Friday, August 14, 2020
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Texas decriminalizes unexcused absences

Gov Greg Abbott, Republican of Texas, signed into law on June 18 House Bill 2398, which makes truancy a civil offense, punishable by a fine of up to $500 for each day students are truant, but allows their criminal truancy records to be expunged, The Associated Press reports.

Texas Atty Gen Greg Abbott at a Congressional subcommittee hearing in 2011. (Brendan Smialowski/Getty Images)

In most of the US, cutting school might get you a detention, a suspension, or some other punishment, even a fine, but you’ll stay out of the criminal justice system for being truant in every state except Texas and Wyoming. With this new law, which takes effect on Sept 1, Texas makes truancy an important school issue, no longer a crime.

Before HB 2398, school officials in the Lone Star State had to report students with more than 10 unexcused absences over a six-month period to the police. Those students had to appear in court to answer the charge of failure to attend school, a Class C misdemeanor, and they could be fined up to $500 plus court costs. Then, if they couldn’t pay, they could be sent to jail upon turning 17.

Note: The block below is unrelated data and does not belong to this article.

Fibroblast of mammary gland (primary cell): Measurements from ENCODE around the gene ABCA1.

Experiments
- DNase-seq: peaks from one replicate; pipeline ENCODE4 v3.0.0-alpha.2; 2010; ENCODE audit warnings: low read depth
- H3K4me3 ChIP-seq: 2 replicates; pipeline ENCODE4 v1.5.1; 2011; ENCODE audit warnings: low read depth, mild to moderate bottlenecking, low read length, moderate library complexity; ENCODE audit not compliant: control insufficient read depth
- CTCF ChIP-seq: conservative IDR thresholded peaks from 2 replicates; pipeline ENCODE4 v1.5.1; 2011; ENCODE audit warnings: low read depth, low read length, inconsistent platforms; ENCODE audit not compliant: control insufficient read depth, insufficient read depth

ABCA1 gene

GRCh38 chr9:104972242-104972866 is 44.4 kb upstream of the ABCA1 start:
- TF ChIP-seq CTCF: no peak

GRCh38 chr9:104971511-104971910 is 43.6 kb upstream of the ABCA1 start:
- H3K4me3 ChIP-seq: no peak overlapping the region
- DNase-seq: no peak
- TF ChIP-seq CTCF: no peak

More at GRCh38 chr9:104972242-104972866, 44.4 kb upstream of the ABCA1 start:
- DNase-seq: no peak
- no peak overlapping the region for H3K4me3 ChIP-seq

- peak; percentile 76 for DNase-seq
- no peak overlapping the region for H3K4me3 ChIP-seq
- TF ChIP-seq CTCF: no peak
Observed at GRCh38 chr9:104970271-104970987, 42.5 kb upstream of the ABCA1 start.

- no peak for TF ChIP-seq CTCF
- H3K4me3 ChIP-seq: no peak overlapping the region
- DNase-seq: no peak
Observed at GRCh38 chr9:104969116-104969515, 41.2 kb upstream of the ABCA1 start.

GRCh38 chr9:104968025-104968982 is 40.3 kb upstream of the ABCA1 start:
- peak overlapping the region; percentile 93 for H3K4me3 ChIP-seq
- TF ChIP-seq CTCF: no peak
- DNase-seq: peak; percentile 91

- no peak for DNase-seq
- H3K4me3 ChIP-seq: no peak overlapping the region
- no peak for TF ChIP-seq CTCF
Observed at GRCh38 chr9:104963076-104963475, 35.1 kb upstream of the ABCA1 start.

In 2014, Texas courts collected an estimated $10 million in fines and court costs from truancy cases. A year earlier, the state prosecuted about 115,000 truancy cases, more than twice the number of cases filed in juvenile courts of all other states, according to a report from the nonprofit advocacy group Texas Appleseed. Dallas County prosecuted some 36,000 cases of the 115,000, and at least 1,283 teenagers spent time in jail from 2013 through April 2015 because of the existing law, the Dallas Morning-News reported.

The paper’s editors wrote:

Texas Supreme Court chief justice Nathan Hecht wrote in February that the law had failed to put a deep enough dent in truancy.

It also led to unforeseen complications. Some children were handcuffed by police and paraded through the hallways of their school—a march of shame deemed excessive by its critics. Children also risked having a conviction listed on their permanent record.

The U.S. Department of Justice questioned whether students’ due-process rights were being violated; then-Attorney General Eric Holder warned that prosecution put children into a “schools-to-prison pipeline.”

Thank goodness for Texas and this much more sensible way of dealing with truancy. We’ll keep our eyes on Wyoming.

Paul Katula is the executive editor of the Voxitatis Research Foundation, which publishes this blog. For more information, see the About page.

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